Many types of cell have the ability to** migrate** orchestrating in a complex way the poli/depolimerization of the actin network and actively generating a pattern of forces in the surrounding environment. Mathematics can be of support to understand such a complex phenomenon in two ways.

**Force traction microscopy** is the determination of the **stress pattern** produced by a cell during its migration on the deformable environment on the basis of the observed strain. The direct problem is the modeling of the actin production and degradation in relation with the stress field generated by the myosin in the cytoskeleton and its interplay with the adhesion bindings.

**References**

D. Ambrosi and P. Ciarletta, “Plasticity in passive cell mechanics”, International Journal of Non-Linear Mechanics, 56:56-60 (2013).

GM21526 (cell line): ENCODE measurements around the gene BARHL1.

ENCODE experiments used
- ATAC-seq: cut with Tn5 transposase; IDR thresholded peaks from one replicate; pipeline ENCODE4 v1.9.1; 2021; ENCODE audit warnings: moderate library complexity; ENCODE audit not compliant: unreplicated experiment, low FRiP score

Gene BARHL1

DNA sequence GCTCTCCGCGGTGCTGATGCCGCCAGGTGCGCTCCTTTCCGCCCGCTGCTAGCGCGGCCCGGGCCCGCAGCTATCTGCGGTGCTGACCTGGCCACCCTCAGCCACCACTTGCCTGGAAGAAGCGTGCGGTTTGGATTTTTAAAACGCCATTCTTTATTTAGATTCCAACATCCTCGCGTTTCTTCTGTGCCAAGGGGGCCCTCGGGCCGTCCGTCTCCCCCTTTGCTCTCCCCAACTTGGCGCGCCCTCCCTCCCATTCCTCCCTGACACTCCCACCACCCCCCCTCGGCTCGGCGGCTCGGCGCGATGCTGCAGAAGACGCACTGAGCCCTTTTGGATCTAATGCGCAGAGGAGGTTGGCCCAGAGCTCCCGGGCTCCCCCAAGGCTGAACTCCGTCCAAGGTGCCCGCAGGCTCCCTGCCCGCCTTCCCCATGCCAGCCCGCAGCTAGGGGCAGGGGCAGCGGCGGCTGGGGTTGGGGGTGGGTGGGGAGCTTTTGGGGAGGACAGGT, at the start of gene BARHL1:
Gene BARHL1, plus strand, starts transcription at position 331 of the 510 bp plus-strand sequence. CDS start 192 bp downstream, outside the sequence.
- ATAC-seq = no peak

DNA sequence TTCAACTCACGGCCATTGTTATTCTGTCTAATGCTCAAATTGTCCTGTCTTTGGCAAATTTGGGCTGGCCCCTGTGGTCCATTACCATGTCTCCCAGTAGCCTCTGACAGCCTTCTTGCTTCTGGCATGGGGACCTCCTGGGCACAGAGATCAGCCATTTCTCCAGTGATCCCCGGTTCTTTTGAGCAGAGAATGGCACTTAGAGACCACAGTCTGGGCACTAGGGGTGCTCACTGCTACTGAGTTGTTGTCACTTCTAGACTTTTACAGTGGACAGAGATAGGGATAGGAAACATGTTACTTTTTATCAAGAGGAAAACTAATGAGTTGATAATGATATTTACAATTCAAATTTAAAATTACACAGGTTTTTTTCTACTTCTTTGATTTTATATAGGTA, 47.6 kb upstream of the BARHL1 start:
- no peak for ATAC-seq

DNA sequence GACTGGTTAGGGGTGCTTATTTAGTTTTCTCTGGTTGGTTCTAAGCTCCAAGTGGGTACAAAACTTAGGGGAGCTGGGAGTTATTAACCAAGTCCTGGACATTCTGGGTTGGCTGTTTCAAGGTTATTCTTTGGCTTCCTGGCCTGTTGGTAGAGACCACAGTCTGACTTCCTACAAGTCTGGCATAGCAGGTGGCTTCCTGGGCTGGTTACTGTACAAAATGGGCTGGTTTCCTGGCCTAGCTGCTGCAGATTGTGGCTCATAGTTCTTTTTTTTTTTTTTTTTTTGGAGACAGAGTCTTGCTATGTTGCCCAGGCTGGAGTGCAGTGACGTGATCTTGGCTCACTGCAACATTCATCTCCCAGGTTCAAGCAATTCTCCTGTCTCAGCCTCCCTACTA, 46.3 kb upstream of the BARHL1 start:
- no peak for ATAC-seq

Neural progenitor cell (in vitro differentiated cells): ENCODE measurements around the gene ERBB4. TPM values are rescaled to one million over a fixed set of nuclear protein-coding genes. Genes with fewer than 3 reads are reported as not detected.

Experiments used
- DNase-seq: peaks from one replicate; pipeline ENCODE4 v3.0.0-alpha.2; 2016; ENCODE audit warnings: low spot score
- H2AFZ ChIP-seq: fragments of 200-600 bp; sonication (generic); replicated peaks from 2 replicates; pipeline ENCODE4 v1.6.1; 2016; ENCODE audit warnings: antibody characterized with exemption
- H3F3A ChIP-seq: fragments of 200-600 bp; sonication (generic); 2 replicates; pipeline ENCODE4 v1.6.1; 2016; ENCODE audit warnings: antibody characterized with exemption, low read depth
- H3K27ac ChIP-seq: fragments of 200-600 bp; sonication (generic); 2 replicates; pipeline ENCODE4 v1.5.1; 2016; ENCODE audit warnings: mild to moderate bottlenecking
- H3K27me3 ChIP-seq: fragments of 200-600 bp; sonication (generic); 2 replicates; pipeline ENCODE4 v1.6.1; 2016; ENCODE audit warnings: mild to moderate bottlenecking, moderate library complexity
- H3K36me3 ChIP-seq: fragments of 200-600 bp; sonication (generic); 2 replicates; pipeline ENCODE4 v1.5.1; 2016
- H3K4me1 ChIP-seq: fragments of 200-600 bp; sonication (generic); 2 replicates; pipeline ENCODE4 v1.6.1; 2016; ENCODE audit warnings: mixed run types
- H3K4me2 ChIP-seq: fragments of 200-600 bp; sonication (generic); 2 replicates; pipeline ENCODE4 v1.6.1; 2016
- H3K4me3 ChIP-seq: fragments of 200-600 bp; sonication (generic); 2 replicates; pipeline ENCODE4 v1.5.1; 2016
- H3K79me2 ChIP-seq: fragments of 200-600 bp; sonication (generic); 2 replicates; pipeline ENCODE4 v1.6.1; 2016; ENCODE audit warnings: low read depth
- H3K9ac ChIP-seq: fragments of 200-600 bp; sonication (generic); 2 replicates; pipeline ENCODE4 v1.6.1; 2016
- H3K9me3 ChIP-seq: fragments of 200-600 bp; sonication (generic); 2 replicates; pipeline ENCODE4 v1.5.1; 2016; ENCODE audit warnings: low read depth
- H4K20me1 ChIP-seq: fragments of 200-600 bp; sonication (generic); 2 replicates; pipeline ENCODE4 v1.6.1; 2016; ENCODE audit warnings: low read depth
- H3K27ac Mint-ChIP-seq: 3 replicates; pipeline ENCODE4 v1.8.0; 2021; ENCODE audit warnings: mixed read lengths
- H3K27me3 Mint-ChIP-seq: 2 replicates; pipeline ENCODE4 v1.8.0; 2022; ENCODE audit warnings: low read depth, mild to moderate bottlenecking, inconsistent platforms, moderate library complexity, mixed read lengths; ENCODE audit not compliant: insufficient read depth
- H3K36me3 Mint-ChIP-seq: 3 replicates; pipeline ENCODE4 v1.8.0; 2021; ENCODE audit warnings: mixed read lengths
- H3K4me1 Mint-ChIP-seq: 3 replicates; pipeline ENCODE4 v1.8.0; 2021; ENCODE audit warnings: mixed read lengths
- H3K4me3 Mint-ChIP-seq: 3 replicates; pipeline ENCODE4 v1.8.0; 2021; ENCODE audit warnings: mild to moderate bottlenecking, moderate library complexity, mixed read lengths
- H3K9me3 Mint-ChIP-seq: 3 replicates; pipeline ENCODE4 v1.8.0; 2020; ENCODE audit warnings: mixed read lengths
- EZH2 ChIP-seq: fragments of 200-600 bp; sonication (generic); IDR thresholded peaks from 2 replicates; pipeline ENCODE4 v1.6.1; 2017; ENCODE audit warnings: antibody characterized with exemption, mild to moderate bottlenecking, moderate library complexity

G. Vitale, D. Ambrosi and L. Preziosi, “A numerical method for the inverse problem of cell traction in 3D”, Inverse Problems, 28 (2012) 095013.

G. Vitale, D. Ambrosi and L. Preziosi, “Force Traction Microscopy: an inverse problem with pointwise observations”, J. Math. Anal. Appl., 395(2):788-801 (2012).

M.F. Fournier, R. Sauser, D. Ambrosi, J.J. Meister, and A.B. Verkhovsky, “Force transmission in migrating cells”, J. Cell Biology, 188:287-297 (2010).

D. Ambrosi,”Cellular traction as an inverse problem”, SIAM J. Appl. Math, 66(6):2049–2060 (2006).